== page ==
Friday, August 31, 2007

'Crush,' 'Edge' among those who received 'roids, HGH

Thursday August 30, 2007
Brian Adams, aka Crush, who retired in '01, was found dead of unknown causes on Aug. 13. SI has learned he received nandrolone, testosterone and Somatropin or HGH.
Brian Adams, aka Crush, who retired in '01, was found dead of unknown causes on Aug. 13. SI has learned he received nandrolone, testosterone and Somatropin or HGH.

Since last summer, Sports Illustrated reporters Luis Fernando Llosa and L. Jon Wertheim have been investigating an illegal steroid distribution network that has implicated pro athletes. On Feb. 27, the reporters accompanied federal and state drug enforcement agents on a coordinated raid of an Orlando compound pharmacy and a Jupiter, Fla., "anti-aging" clinic that investigators allege conspired to fraudulently prescribe steroids, human growth hormone and other performance enhancing drugs over the Internet.

With its rare confluence of hot button topics -- sports, kids, death, and drugs -- the double-murder, suicide case involving pro wrestler Chris Benoit and his family made for a cause celebre last summer. When the news cycle passed and the media turned its attention to a corrupt NBA referee and an NFL quarterback financing a dogfighting ring, investigators continued to explore the pipeline that enabled professional athletes to obtain steroids and human growth hormone through a chain of compound pharmacies, "anti-aging" clinics and venal doctors who often rubber-stamped prescriptions, sometimes without treating their "patients."

As the WWE is embattled by charges that its wrestlers die early and unexpectedly with alarming frequency, it must now counter evidence that the culture is awash in illicit drug use. That cause wasn't helped on Thursday, when, based on information provided to the WWE by the Albany District Attorney's office, the organization suspended 10 wrestlers for violating the company's drug policy.

While the WWE declined to release the names of the suspended athletes, SI has learned that a dozen professional wrestlers have received steroids and/or human growth hormone through the drug network. The WWE would not confirm which, if any, of the following wrestlers are among those suspended:

• Benoit, who died June 24, 2007, received nandrolone and anastrozole in February 2006. (Anastrozole is used by athletes to counter side effects of steroid use, such as water retention and breast enlargement.)

• Two weeks prior to Eddie Guerrero's death on Nov. 13, 2005, hewas sent nandrolone, testosterone, and anastrozole. Guerrero died in a Minneapolis hotel room due to what a coroner later ruled as heart disease, complicated by an enlarged heart resulting from a history of anabolic steroid use.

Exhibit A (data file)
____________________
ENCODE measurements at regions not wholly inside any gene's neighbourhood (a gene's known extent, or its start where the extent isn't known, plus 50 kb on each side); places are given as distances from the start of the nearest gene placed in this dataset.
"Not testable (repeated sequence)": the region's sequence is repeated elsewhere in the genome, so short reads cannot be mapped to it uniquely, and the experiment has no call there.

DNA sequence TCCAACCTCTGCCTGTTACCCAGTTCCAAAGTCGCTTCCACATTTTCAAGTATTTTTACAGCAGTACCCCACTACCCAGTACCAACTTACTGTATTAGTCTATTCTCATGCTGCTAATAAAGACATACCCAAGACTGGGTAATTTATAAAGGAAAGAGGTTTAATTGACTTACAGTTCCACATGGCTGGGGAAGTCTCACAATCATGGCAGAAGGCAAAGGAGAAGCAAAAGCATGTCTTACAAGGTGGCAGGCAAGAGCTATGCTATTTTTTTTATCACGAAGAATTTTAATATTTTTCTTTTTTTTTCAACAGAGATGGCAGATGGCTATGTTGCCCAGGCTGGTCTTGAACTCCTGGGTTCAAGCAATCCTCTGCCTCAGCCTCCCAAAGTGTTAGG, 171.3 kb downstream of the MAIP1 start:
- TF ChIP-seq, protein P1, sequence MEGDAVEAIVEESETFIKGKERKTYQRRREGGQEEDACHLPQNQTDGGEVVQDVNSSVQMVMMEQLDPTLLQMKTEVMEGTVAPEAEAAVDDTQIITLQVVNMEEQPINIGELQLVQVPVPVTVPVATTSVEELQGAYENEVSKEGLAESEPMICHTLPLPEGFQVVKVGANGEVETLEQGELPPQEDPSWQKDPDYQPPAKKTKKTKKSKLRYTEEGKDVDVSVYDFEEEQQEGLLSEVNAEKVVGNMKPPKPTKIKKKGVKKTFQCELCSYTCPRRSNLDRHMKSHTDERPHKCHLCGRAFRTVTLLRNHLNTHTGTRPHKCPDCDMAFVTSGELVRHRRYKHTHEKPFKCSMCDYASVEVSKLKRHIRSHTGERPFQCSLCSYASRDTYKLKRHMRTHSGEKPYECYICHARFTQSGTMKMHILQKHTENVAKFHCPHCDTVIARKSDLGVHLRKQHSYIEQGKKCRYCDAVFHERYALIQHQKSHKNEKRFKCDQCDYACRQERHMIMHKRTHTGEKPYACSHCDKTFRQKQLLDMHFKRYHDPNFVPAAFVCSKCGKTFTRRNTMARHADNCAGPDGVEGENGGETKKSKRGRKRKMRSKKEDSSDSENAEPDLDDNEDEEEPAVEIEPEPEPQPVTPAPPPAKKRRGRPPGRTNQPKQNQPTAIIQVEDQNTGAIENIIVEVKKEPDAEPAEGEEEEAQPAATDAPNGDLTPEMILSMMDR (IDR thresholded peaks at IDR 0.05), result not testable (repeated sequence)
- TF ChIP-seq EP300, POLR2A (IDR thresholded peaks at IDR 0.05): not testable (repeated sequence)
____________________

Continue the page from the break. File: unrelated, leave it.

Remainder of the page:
Chavo Guerrero, who found his uncle Eddie dead in the Minneapolis hotel room, received, among other drugs, somatropin (HGH), nandrolone and anastrozole between April 2005 and May 2006.

• Between November 2003 and February 2007, Shane Helms, a/k/a The Hurricane, received, among other drugs, testosterone, genotropin (HGH) and nandrolone. (As previously reported by SI, he allegedly received HGH from an Arizona doctor in 2005.)

• Starting in September 2004 through February 2007, Randy Orton received somatropin, nandrolone, stanozolol.

John Hennigan, a/k/a Johnny Nitro, a.k.a. Johnny Morrison, is the current WWE Extreme Championship Wrestling's heavyweight champion. Between June 2006 and February 2007 he was prescribed somatropin, anastrozole, testosterone, stanozolol and chorionic gonadotropin, a hormone produced naturally during pregnancy. (HCG is taken by anabolic steroid users to stimulate the production of testosterone, which is suppressed as a result of steroid use.)

Ken Anderson, a/k/a Mr. Kennedy, lost to Eddie Guerrero in Guerrero's final match on Nov. 11, 2005. Kennedy received shipments of anastrozole, somatropin and testosterone between October 2006 and February 2007.

Shoichi Funaki received somatropin in March 2006.

Brian Adams, a/k/a Crush, who retired from the pro circuit in 2001, was found dead of unknown causes on Aug. 13. He received nandrolone, testosterone and Somatropin or HGH in December 2006.

Charles Haas was prescribed anastrozole, somatropin, stanozolol, nandrolone and chorionic gonadotropin between August 2006 and January 2007.

Edward Fatu received somatropin between July and December 2006.

• Between November 2004 and November 2006, Darren Matthews received stanozolol, somatropin, genotropin, and anastrozole.

Adam Copeland, a/k/a Edge, received somatropin, genotropin (both HGH), and stanozolol between September 2004 and February 2007.

Sylvain Grenier received somatropin, nandrolone, genotropin and stanozolol, starting in February 2005 through July 2006.

Through WWE spokesman Gary Davis, the applicable WWE wrestlers listed above declined comment.

In the wake of Eddie Guerrero's steroid-related death, the WWE instituted a "Talent Wellness Program" in February 2006. The policy "prohibits the use of performance-enhancing drugs, as well as other prescription drugs which can be abused, if taken for other than a legitimate medical purpose pursuant to a valid prescription from a licensed and treating physician. For purposes of WWE's policy, prescriptions obtained over the Internet and/or from suppliers of prescription drugs from the Internet are not considered to have been given for a legitimate medical purpose."

Under the Talent Wellness Program, an initial positive test triggers to a 30-day suspension and a second positive leads to a 60-day suspension. A third positive yields a termination.

After Benoit's death, Representative Henry Waxman (D-Calif.) contacted the WWE requesting more information on the Talent Wellness Program. In addition to the rash of recent wrestler deaths, Congress has expressed concerned that the WWE counts more than more 500,000 kids among its weekly viewership.